In bermudagrass, there are a numbers of chemicals available for removal of overseeded grasses, as well as Poa. These include the newer chemicals rimsulfuron (TranXit), trifloxysulfuron (Monument) and foramsulfuron (Revolver), along with the older product pronamide (Kerb). Metribuzen (Sencor) is another option for annual bluegrass control in bermudagrass. Check the labels for specific uses because several of these chemicals cannot be used on bermudagrass greens or tees. Movement of these chemicals to cool-season grasses through runoff or tracking can be an injury concern, so observe label precautions when using these products near desired cool-season turf such as creeping bentgrass. Driving across a recently treated area to cool-season grass areas may move the chemical on tires, causing streaking in creeping bentgrass. So pay attention not to spread it.

In dormant, non-overseeded bermudagrass, post-emergence control options include the nonselective herbicides glyphosate (many trade names), diquat (Reward) and glufosinate (Finale). Bermudagrass must be fully dormant for these treatments. Additionally, atrazine (Aatrex, others) and simazine (Princep, others) are used for pre-emergence as well as early post-emergence Poa control in dormant, non-overseeded bermudagrass.


Do not rely on the same herbicide year after year for Poa control. Although you may be tempted to do this if the herbicide is highly effective, herbicide resistance could develop. I investigated cases of poor annual bluegrass control with simazine in southeastern Virginia golf courses and found Poa plants with a high level of resistance to this herbicide. Resistant plants could not be controlled by eight times the normal application rate for simazine. Annual bluegrass resistant to the triazine herbicides has also been reported in North Carolina and Mississippi. Although currently limited to the triazine herbicide, resistant Poa could develop to the other herbicides labeled for turf use. Rotate or use combinations of herbicides with different modes of action to reduce the potential for resistance development. In trials with simazine-resistant Poa, this biotype was controlled pre-emergently by prodiamine and ethofumesate.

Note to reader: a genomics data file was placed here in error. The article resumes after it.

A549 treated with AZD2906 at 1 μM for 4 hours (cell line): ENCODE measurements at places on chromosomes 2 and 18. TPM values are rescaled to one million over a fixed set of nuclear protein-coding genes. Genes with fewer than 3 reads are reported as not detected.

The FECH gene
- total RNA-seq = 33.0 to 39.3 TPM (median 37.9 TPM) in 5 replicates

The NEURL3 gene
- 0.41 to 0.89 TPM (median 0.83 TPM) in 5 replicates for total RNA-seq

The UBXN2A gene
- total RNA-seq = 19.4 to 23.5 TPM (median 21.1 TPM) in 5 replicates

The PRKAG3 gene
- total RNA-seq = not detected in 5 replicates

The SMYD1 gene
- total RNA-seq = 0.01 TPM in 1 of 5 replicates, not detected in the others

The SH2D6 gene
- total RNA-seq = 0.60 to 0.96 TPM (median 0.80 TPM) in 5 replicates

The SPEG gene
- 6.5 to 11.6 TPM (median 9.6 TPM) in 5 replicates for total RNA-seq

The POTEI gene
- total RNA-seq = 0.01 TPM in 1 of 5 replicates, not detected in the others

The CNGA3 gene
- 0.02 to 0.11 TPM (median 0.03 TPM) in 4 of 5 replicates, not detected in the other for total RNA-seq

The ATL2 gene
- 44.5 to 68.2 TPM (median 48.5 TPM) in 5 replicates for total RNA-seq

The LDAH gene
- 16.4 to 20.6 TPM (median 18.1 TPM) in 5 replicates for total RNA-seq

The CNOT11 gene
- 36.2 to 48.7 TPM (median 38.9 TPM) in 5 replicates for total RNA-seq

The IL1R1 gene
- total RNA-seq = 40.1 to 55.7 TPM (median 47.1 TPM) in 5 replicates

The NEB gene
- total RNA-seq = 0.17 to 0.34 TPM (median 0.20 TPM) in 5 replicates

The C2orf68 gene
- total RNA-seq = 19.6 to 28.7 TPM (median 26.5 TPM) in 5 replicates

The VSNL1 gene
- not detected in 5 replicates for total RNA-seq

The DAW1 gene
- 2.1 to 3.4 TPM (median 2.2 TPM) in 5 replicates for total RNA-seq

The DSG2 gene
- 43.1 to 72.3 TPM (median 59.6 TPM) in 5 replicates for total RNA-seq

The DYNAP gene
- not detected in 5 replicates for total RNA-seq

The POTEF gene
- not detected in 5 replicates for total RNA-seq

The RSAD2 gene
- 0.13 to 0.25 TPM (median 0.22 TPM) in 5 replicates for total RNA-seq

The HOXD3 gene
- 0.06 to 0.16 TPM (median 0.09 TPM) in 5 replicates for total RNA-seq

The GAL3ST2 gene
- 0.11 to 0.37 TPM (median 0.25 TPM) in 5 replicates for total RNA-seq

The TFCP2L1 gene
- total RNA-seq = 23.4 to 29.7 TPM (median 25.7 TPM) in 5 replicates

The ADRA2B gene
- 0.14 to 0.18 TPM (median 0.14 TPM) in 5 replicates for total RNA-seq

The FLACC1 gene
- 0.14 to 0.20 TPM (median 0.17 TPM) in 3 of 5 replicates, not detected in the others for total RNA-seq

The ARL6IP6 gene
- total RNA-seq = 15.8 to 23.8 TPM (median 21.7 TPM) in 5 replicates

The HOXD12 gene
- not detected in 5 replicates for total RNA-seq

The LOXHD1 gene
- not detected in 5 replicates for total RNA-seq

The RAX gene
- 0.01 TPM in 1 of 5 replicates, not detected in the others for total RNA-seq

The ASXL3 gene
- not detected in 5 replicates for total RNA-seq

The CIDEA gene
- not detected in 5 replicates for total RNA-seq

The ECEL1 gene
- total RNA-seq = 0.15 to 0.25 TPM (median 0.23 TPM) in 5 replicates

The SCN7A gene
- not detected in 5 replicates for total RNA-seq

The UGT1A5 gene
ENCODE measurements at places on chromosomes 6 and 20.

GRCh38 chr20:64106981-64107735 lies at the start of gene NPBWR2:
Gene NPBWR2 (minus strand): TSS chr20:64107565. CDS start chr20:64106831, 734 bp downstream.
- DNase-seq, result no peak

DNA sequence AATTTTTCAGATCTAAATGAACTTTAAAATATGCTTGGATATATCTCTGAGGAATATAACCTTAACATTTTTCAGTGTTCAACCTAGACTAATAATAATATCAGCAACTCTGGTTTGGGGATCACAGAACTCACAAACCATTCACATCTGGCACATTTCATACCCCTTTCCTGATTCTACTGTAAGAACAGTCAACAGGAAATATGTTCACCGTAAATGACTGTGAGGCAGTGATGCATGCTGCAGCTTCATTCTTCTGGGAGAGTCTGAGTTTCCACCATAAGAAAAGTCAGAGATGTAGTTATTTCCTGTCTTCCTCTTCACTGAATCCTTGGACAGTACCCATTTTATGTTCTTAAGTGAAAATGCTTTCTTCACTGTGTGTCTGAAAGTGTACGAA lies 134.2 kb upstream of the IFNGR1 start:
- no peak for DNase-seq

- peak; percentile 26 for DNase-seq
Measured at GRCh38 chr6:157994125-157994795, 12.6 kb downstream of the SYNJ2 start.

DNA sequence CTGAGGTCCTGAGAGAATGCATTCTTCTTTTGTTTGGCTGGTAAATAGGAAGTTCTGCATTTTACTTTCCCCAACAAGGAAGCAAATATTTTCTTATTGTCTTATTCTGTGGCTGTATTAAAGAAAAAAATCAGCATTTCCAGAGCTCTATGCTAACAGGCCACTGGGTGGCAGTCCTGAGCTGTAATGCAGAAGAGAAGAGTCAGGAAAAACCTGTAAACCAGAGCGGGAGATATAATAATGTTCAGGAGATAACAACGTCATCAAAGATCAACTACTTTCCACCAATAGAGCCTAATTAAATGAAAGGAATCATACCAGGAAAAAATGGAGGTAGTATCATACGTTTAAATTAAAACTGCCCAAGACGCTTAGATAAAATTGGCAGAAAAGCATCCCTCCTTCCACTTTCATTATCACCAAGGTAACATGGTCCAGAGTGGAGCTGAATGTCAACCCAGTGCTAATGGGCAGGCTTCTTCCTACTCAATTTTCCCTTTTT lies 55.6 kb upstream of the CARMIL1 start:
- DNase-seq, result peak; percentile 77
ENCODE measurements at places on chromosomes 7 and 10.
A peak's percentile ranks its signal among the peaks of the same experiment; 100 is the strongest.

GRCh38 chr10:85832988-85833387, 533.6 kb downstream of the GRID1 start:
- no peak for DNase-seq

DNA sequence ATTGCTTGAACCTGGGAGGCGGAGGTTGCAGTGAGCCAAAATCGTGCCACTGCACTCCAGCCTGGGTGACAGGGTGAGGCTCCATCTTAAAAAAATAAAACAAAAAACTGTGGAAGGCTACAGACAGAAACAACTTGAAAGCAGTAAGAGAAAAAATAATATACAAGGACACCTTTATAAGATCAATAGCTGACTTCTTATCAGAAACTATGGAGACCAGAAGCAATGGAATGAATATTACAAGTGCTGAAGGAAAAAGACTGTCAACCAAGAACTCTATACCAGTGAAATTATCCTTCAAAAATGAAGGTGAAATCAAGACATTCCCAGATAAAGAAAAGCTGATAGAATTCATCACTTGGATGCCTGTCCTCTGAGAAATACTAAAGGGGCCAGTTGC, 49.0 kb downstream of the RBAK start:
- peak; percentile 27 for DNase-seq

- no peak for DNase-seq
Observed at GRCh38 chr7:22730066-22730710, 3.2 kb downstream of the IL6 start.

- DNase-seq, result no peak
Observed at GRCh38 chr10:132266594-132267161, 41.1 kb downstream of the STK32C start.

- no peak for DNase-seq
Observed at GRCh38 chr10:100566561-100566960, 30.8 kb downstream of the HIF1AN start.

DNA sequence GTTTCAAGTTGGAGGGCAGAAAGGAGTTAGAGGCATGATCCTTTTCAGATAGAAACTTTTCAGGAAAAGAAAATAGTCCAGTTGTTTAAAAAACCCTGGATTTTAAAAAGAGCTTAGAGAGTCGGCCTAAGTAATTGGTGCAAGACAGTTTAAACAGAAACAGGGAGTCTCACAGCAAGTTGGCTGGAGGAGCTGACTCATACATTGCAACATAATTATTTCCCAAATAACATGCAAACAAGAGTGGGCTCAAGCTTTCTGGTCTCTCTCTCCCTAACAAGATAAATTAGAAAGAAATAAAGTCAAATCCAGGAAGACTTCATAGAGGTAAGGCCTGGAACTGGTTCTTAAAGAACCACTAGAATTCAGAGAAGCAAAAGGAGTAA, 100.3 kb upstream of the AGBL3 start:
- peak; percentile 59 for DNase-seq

A potential new way to manage annual bluegrass, if given Federal approval, is the development of bentgrass developed with herbicide resistance through biotechnology. The release of Roundup-Ready bentgrass would allow the use of glyphosate for selective control of Poa, something that cannot currently be achieved. The development of Roundup-Ready crops has had a significant impact on production of soybean and other agronomic crops and utilization of this technology would probably have a significant impact in the turfgrass industry as well. This is a controversial issue, so it is hard to predict the utilization of this technology. If Roundup-Ready bentgrass is approved, expect to see other turfgrass species developed with glyphosate resistance.


Although there are no easy answers for control of this weed, Poa can be suppressed in a management program. Evaluate the soil conditions at spots where annual bluegrass has been a problem at your course. Determine if cultural conditions could be altered to favor the competitiveness of the desired turf over Poa. Utilize pre-emergence and post-emergence herbicides where possible to improve control. Keep records on your applications and plan to rotate to different herbicides every few years to avoid resistance issues.

Jeffrey Derr, Ph.D., is a professor of weed science with Virginia Tech and is located at its research station in Virginia Beach, Va.